Here’s the reality of the situation: it’s never going to stop. The attacks, I mean.
As soon as you make it known that you want to take better care of your health, people will start sneering. They will plant seeds of doubt in your mind. They will ask you if it’s really worth it, why can’t you live a little, you know one drink won’t hurt.
It is worth it. You are living – more than ever before. And one drink may not hurt, but it can also be a slippery slope (tequila, anyone?).
The irony of what’s happening is beyond baffling. Here you are, finally dedicated to making a healthy, sustainable lifestyle change. You’ve cut out binge drinking, you’ve stopped mindless snacking, you’ve finally conceded to the fact that “curling” your iPhone to your ear ten dozen times a day does not actually qualify as weightlifting. You’ve quit latenight television to get a few extra hours of quality sleep, and you get up hours before work to hit the gym.
You’d think more people would be pumped for your newfound changes.
But instead, you’re met with resistance. And lots of it.
When I first discovered fitness – strength training, prioritizing protein, and all that jazz – I was very much alone. I think it’s especially difficult to be a female in this kind of world and not be judged and alienated. When I began increasing my protein intake at lunch, piling on an extra serving of chicken here, a side of cottage cheese there, my friends at my table would jab at me. I was deemed a weirdo just because I didn’t stand in the panini line everyday and because I asked for second and third helpings of broccoli. The guys in the weight room would stare at me point blank because I was in “their” territory – I mean, shouldn’t I be off in the corner peddling away on the elliptical for an hour?
My family didn’t get it at first, either. I would come home and ask if I could have a leaner cut of meat and I would be questioned. I would be offered dessert and I’d politely decline and I would be accused of being selfish and rude. Just one, they’d say. You can have just one. Or, your mother made this especially for you. Do you really want to hurt her feelings?
[Tweet “Much of the time, people mean well. But other times, they have no idea what they’re doing to you.”]
Food pushers. That’s what they are. Anyone who, intentionally or not, attempts to sabotage your fitness efforts by constantly offering you food and pressuring you into making poor dietary decisions. These may be your coworkers who ask you time and time again if you want a slice of birthday cake, a handful of m&m’s, a bite of pizza – despite being fully aware that you are focused on your diet. Your roommate, your friend, your grandmother. A one-time occurrence is nothing to get worked up over. But these food pushers… damn, are they ever persistent.
And boy, do they ever bring you down.
If there’s anything I could have said back then to get them to realize the magnitude of the grief they imposed onto my life, this would be it….
Dear Food Pushers,
I know you don’t quite get it, because if you did, I’m positive you would not be doing what you’ve been doing.
Please try to understand. What I’m doing is not easy. Hitting the gym consistently, chugging water, turning down my favorite sweet potato fries – this is all very, very difficult for me to do. But I’m sticking with it because I’m putting my health first and I’d like to be in the best shape of my life. It’s hard enough as it is to make all the sacrifices to live this way.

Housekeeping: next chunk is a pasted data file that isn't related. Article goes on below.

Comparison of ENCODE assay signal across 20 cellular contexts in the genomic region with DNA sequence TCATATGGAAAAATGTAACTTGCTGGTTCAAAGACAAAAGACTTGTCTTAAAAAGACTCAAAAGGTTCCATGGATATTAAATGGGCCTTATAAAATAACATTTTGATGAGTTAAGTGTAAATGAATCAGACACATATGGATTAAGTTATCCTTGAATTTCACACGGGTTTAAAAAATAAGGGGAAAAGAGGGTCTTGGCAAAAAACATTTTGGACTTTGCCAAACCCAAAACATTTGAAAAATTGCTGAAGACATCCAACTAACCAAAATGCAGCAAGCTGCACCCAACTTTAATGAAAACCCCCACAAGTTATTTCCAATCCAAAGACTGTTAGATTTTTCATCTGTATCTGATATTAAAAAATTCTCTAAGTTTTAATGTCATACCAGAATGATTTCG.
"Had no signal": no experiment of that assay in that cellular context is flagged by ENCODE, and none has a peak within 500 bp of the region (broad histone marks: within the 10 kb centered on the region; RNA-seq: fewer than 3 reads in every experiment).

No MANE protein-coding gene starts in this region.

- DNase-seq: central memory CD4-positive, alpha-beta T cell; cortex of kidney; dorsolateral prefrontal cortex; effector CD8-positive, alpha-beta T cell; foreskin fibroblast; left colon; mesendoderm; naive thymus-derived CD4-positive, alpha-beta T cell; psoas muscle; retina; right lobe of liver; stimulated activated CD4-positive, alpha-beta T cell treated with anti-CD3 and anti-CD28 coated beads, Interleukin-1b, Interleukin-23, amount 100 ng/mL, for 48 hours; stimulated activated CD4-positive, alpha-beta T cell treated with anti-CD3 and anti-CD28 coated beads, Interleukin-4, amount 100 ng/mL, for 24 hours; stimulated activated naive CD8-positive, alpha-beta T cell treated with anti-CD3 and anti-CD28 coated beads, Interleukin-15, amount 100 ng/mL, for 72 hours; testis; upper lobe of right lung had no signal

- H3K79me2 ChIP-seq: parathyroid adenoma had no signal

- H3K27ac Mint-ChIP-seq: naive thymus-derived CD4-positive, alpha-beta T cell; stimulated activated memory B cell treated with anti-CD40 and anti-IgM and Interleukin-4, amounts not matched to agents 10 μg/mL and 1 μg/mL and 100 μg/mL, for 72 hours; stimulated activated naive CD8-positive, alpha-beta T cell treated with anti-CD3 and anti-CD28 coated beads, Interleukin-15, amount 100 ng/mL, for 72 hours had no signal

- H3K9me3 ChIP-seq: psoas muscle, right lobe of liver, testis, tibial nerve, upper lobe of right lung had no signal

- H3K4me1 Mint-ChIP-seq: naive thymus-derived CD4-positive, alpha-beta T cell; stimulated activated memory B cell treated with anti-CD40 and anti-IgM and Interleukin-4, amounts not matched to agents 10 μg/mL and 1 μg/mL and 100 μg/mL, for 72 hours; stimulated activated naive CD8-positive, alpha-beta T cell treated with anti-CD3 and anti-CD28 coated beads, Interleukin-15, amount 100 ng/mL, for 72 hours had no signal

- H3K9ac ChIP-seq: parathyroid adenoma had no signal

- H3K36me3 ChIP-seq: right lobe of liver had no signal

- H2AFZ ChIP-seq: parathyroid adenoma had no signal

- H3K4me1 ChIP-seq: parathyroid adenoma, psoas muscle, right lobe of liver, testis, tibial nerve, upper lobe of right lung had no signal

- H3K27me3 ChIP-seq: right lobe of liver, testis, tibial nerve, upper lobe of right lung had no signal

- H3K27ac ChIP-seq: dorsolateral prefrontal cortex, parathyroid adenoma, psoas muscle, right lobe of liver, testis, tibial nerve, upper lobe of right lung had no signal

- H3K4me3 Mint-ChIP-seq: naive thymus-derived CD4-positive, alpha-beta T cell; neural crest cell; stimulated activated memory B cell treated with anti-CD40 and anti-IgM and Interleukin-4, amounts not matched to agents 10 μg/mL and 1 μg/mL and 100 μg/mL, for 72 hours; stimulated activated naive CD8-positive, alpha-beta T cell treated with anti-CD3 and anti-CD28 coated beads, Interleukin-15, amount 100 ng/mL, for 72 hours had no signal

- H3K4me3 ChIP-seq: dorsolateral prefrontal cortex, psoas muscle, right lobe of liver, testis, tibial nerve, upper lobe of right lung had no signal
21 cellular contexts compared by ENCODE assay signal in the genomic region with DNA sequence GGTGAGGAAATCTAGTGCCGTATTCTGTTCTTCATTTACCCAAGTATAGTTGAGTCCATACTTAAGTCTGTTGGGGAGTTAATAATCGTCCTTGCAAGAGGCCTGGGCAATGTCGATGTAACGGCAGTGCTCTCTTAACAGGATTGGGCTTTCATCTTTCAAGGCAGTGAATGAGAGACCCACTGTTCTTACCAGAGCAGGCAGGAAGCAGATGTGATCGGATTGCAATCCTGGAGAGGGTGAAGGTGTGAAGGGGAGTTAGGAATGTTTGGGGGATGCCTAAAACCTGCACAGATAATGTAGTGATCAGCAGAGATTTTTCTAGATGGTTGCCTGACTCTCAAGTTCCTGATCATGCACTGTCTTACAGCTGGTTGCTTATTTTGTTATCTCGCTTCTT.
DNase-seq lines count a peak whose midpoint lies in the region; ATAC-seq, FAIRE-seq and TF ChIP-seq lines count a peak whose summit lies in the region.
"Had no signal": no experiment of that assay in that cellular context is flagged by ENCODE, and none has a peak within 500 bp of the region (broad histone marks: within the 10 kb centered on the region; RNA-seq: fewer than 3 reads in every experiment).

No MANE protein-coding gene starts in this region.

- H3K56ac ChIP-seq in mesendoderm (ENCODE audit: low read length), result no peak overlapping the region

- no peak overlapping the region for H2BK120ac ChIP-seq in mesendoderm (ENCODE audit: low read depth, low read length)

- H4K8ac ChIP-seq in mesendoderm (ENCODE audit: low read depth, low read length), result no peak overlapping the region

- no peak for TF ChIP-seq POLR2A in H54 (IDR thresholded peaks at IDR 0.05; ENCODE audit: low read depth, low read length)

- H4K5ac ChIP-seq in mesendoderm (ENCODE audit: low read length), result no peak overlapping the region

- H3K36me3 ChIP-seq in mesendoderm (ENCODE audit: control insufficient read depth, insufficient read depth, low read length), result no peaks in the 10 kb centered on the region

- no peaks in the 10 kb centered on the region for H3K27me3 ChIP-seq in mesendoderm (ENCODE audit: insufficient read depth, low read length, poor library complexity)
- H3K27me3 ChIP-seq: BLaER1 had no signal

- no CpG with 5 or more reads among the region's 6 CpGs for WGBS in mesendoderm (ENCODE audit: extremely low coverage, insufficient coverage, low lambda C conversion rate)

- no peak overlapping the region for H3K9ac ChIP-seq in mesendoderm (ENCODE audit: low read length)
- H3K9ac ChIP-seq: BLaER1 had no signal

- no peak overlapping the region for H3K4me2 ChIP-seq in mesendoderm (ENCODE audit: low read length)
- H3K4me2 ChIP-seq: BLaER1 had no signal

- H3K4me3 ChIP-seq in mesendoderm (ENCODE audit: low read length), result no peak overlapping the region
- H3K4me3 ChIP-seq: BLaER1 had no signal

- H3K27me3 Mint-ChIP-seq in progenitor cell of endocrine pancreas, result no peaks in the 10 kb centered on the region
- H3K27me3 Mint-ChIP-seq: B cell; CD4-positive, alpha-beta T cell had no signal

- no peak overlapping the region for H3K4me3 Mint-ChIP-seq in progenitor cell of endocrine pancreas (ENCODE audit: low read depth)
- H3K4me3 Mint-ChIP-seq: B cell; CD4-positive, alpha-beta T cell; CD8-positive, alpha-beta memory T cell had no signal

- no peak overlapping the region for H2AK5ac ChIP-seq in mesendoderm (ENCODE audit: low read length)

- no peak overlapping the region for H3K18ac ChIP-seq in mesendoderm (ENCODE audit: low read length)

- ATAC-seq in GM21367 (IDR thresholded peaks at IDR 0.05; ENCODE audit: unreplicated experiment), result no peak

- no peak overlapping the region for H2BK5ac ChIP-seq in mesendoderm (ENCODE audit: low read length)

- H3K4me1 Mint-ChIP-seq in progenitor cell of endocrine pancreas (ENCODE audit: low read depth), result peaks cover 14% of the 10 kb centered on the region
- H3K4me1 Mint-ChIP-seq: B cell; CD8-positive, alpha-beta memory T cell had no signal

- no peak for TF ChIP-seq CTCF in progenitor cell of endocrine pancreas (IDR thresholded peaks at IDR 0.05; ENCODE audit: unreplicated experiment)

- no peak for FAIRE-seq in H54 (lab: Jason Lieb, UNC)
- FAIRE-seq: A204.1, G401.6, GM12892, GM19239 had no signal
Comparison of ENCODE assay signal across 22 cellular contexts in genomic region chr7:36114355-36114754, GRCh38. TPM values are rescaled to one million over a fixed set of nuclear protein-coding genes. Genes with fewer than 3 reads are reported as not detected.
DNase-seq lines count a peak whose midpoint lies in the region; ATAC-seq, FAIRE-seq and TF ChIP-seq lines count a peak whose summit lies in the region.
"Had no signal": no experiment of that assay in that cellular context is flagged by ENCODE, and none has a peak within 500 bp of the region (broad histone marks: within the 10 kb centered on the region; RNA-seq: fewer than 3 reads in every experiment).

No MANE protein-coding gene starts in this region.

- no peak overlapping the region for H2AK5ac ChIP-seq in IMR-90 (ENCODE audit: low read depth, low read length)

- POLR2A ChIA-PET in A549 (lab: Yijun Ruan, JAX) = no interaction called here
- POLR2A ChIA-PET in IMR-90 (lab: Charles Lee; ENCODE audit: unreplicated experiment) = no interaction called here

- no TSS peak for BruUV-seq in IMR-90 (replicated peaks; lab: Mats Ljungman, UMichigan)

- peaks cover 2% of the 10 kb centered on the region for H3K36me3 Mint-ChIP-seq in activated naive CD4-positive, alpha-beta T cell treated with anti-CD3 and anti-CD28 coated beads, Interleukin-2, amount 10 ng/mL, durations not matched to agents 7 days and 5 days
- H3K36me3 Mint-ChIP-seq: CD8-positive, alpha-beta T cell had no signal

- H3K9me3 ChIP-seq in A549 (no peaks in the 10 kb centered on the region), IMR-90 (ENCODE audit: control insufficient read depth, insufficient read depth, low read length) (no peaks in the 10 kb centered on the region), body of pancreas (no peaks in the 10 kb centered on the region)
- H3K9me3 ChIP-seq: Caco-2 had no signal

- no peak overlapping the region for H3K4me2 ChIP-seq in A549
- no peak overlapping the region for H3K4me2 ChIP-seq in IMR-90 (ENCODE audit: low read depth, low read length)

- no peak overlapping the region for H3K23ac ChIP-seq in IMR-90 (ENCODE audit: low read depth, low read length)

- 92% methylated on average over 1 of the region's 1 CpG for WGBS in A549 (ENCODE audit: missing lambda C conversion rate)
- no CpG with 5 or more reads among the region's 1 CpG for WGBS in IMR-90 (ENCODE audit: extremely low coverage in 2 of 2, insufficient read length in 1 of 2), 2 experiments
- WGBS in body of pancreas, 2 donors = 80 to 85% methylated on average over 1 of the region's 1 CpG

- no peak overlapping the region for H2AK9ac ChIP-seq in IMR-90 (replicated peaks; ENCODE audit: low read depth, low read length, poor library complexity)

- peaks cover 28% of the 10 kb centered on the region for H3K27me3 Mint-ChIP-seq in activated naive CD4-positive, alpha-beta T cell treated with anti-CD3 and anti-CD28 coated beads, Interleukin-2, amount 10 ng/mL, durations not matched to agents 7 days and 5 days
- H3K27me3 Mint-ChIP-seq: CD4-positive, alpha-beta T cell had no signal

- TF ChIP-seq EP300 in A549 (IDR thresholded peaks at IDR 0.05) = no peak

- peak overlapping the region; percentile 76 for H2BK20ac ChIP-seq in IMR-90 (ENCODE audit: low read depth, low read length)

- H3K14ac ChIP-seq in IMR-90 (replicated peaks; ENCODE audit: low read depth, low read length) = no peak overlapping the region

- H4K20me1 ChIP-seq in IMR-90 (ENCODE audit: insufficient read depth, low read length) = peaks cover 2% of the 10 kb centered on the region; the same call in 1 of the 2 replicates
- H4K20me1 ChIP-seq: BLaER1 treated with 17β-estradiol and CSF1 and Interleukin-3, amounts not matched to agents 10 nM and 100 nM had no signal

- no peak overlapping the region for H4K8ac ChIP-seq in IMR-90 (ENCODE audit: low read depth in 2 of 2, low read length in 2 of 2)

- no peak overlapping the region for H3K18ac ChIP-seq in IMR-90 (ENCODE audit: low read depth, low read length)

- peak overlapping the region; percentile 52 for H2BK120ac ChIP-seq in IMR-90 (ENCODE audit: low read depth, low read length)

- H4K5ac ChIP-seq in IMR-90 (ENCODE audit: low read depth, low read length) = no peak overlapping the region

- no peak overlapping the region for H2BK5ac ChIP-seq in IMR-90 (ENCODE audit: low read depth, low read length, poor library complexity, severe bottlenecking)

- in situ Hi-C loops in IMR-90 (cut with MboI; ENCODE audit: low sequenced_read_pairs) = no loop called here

I am well aware of how delicious the food you are offering me is. You do not need to describe to me in fine detail the texture and moisture of the fudge brownie you have jammed down your throat. I don’t need to hear about how that chicken alfredo is the best pasta you’ve ever had in your life. You don’t need to hold those breadsticks under my nose so that I can smell how scrumptious they are. Really, you don’t. I believe you.
Am I sure that I don’t want that cake? No, I’m not sure. The truth is that I would love a bite or twenty. Because who doesn’t like birthday cake? I do want some, but I also have bigger goals in mind. A little bit of instant gratification is not going to get me where I want to be.
And if I show up to a party and sip on seltzer all night, please leave it alone. You think I’m no fun because I’m not throwing back beers and taking shots like it’s nothing; I think you’re annoying for making it an issue in the first place.
I say nothing while I watch you clog your arteries with that deep-fried crap. Some things that I could say to you include: Do you really want to be eating that? Are you certain you want to stay flabby and blame your genetics for the way you look? That’s funny you’re blaming your weight gain on motherhood because you’ve been grazing on potato chips all day. Maybe you should order the ahi tuna instead of the chicken fried steak for once.
Doesn’t feel so good to read those words now, does it? That’s exactly how I feel when you question my dietary choices. It’s rude, it’s uncalled for, and it’s really none of your concern.
Whatever choices you want to make in your life are yours to make. If you want to stay overweight and never give up your steady diet of soda, beer, and mozzarella sticks, who am I to stick my nose into your business and make you feel like dirt?
You don’t make your health a priority, but it doesn’t mean that I have to do the same.
Maybe you’re insecure about yourself and you’re projecting that onto me. Maybe you’re jealous and the fact that I am making positive changes in my life makes your blood boil.
It doesn’t matter. Cut the crap. Pretty please and thank you.
All the best,
A girl on a mission.